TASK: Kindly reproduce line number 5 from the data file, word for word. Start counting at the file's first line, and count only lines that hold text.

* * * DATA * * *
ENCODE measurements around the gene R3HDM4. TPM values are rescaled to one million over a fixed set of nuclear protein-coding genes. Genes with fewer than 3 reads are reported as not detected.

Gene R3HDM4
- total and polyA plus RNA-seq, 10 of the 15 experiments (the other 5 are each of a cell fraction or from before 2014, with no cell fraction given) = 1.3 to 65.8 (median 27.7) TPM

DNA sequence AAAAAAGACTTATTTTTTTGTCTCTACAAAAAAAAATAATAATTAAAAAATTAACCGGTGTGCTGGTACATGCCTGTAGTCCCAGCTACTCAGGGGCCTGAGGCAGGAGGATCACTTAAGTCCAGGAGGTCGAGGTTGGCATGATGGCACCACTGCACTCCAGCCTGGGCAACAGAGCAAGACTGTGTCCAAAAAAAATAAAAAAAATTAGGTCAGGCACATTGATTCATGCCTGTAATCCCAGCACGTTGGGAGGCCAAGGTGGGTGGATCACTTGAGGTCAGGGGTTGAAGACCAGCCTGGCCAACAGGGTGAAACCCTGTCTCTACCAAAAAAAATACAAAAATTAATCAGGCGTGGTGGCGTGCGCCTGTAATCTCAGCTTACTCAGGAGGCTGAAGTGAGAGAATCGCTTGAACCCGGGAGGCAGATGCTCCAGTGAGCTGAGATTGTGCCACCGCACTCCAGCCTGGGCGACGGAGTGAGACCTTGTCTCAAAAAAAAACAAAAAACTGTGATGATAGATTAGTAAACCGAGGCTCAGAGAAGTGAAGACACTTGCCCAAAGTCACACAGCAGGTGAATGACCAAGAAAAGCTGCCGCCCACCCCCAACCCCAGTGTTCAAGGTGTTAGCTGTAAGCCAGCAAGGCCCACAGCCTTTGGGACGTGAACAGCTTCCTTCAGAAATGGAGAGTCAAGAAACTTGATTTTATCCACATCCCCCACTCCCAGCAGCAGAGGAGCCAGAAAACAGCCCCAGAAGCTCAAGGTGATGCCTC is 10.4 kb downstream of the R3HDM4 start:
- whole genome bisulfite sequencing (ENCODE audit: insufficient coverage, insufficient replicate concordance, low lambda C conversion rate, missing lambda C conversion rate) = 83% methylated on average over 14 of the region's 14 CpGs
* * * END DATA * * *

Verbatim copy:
- whole genome bisulfite sequencing (ENCODE audit: insufficient coverage, insufficient replicate concordance, low lambda C conversion rate, missing lambda C conversion rate) = 83% methylated on average over 14 of the region's 14 CpGs